The Irish Retriever Rescue (IRR) is a collaboration between dog lovers in the UK and Ireland who are committed to rescuing abandoned, unwanted or abused golden retrievers. More than 100 dogs are rehomed by this charity every year, and one special dog currently living in a foster home got some extra attention from IRR due to a deformity in his right front leg. Duke, who had been abandoned, was taken in by the IRR, where it was discovered that his leg was underdeveloped with an enlarged paw, making it impossible for him to walk on it.
The IRR wanted to help Duke walk on all four legs, so they turned to CBM, a product development and manufacturing company in Wales. CBM offers 3D printing and scanning services in addition to general prototyping, production and product development, and one of their specialty areas is bespoke medical devices. Several multidisciplinary teams from the company worked together with a consultant orthopaedic surgeon and the Duke’s foster owner, Phil Brown, to design a special prosthetic for the retriever’s leg.
CT scans were taken of Duke’s leg, and the data was used to create a 3D model, spreading the loads across the entire prosthesis for a perfect, comfortable fit despite the complexity of the dog’s deformity. CBM Manufacture then 3D printed several prototypes so that Duke could test them out and the design could be refined. After initial testing, the CAD model was updated and Finite Element Analysis (FEA) was undertaken to make sure that the prosthesis could hold up under the expected loads.
The final prosthesis was 3D printed from tough Nylon 12 material using selective laser sintering (SLS). Foam cushioning on the inside of the device reduced the risk of pressure sores, and a vacuum cast elastomeric foot completed the model, adding improved impact resistance and tactile grip for a variety of ground surfaces so that Duke could walk easily no matter where he happened to be.
“Duke is resting and walking on his new prosthesis which is incredible given that he has never used that leg before. The team at CBM have been proactive in meeting Duke’s needs and I can’t thank them enough,” Brown said.
Duke isn’t the first dog to receive a 3D printed prosthetic or assistive device; we’ve seen plenty of other animals who have benefited from the technology and can now live more normal lives because of caring people willing to use their skills and knowledge to help them. Duke seems pleased to now be walking as a four-legged dog, and he’s getting taken for plenty of walks by his foster owner. Duke’s story may have taken a sad turn when he was abandoned, but thanks to the Irish Retriever Rescue, CBM, and his caring foster owner, it now has a happy ending. Discuss in the Golden Retriever forum at 3DPB.com.CBM]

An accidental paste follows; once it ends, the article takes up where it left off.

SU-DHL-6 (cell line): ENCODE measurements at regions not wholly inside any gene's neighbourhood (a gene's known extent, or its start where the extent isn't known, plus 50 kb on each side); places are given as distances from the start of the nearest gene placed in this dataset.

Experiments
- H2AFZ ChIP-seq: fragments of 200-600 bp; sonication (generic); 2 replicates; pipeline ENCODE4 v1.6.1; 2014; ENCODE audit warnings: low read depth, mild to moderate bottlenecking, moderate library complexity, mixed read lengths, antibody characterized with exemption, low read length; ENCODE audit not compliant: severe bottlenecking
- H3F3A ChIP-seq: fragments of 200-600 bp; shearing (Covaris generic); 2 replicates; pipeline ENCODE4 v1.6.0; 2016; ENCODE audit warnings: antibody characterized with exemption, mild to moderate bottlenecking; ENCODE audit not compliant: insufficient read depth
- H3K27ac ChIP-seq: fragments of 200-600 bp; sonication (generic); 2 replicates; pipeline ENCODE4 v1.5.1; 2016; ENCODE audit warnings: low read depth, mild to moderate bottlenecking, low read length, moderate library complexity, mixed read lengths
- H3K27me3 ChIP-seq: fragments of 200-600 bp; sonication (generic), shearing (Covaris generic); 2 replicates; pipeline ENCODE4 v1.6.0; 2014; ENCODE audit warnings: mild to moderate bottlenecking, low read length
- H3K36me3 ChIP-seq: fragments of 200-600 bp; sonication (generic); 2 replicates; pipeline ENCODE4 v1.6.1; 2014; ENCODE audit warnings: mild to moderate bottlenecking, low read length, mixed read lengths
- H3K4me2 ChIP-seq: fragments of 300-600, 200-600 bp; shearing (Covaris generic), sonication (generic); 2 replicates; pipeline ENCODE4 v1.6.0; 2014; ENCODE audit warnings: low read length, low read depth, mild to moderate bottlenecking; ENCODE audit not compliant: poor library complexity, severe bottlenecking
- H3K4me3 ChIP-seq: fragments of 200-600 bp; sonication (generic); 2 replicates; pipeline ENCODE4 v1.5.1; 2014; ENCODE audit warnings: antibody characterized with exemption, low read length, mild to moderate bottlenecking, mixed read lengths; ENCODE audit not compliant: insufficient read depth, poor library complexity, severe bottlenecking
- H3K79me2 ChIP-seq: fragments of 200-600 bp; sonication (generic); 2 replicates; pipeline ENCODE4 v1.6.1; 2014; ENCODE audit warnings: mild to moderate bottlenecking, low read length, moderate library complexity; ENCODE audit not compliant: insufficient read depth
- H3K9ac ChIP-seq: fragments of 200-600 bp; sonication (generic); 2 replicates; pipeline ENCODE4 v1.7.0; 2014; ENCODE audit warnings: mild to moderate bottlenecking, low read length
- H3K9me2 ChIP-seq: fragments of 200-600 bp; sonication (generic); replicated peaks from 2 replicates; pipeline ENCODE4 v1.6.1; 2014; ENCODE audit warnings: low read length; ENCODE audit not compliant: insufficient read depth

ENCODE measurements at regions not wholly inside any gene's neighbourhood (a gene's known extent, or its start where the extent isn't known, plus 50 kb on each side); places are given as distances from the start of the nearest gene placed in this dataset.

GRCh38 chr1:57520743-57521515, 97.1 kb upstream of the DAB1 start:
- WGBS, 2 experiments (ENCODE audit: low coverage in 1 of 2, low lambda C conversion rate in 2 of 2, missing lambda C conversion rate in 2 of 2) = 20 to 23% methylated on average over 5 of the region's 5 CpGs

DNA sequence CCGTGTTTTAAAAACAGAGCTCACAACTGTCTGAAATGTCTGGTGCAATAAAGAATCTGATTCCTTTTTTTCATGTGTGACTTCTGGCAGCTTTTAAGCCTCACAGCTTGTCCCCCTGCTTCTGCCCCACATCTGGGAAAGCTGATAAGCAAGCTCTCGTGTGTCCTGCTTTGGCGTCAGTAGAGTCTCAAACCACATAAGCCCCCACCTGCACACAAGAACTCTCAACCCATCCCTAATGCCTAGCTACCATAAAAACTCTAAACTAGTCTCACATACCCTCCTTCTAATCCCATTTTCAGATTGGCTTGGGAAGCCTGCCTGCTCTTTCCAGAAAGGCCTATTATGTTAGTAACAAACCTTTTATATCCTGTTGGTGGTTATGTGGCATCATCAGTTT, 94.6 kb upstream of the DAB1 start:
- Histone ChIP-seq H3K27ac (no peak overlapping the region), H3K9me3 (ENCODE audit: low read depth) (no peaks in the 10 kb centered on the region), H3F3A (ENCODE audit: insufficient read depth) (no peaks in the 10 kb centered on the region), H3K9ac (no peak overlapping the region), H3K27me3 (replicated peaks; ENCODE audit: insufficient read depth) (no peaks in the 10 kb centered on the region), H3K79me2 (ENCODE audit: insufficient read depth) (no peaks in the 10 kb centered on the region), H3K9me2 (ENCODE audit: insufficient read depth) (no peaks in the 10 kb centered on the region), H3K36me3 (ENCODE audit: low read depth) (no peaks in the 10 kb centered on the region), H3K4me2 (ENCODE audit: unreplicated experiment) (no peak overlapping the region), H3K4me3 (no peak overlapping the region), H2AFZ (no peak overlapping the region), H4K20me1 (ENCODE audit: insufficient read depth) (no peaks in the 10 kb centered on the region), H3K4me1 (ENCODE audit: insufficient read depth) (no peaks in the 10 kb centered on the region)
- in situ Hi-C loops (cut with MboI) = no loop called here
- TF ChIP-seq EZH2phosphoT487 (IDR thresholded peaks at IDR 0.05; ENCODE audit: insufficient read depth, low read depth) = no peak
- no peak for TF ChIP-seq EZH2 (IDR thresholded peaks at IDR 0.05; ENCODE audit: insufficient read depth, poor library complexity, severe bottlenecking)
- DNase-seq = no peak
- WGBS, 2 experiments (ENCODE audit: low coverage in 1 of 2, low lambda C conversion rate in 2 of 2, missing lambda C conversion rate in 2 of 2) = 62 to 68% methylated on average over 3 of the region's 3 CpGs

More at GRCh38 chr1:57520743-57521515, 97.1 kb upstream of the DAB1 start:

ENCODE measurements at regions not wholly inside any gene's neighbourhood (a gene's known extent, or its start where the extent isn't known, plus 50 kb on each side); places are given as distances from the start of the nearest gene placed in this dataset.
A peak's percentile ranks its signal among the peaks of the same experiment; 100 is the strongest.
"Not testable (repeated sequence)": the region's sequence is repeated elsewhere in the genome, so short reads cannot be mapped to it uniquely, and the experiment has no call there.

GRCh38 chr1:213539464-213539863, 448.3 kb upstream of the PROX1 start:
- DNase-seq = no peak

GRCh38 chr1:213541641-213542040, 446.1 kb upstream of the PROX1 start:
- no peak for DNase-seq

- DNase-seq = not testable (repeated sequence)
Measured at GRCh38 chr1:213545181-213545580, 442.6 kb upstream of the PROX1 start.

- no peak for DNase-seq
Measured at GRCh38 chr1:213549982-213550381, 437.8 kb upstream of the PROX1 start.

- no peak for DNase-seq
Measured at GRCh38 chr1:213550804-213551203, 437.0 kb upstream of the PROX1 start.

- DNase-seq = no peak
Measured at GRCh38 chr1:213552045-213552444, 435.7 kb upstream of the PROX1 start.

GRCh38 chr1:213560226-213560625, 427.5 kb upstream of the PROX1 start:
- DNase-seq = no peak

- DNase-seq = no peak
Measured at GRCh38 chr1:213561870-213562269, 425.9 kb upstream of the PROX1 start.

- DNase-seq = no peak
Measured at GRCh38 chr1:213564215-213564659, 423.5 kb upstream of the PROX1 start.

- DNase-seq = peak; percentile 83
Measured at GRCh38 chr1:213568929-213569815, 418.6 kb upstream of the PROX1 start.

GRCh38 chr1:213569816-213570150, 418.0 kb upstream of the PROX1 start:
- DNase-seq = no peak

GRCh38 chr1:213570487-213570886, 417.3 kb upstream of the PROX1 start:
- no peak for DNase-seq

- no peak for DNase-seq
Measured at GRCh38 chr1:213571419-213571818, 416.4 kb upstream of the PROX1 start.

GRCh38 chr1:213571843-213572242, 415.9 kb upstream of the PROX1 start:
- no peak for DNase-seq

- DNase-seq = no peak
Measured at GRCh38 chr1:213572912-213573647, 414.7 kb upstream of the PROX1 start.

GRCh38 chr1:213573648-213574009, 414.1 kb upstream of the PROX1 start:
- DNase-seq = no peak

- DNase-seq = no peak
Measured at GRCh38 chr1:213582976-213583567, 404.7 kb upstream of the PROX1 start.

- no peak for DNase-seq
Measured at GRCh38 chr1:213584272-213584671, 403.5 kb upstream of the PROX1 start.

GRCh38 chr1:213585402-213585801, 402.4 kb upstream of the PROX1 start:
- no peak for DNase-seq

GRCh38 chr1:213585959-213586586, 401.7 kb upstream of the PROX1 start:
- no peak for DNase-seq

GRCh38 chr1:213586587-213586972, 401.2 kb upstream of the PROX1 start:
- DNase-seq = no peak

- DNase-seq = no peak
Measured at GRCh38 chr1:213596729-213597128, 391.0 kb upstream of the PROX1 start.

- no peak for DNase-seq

You May Also Like
Jumbo 3D Manufacturing Partners with MOBILIS Medical for 3D Printing in Healthcare
Last year, diversified business Jumbo Group, which is the UAE’s leading distributor of IT and consumer electronics, launched a new business dedicated to 3D printing called Jumbo 3D Manufacturing. Now,...
Interview with RESA’s Glen Hinshaw on 3D Printing Shoes
Glen Hinshaw’s path to 3D printing is more circuitous than most. He used to ride in professional cycling circuits, was on the US Postal cycling team, founded a circuit board...
Thermwood & Purdue: 3D Printed Composite Molds to Make Compression Molding Parts
If I had to name one company that’s an expert in terms of machining, I’d say Indiana-based Thermwood Corporation, the oldest CNC machine manufacturing company in business. The company has...
TU Delft: A New Approach for the 3D Printed Hand Prosthetic
In the recently published ‘Functional evaluation of a non-assembly 3D-printed hand prosthesis,’ authors (from TU Delft) Juan Sebastian Cuellar, Gerwin Smit, Paul Breedveld, Amir Abbas Zadpoor, and Dick Plettenburg outline...
View our broad assortment of in house and third party products.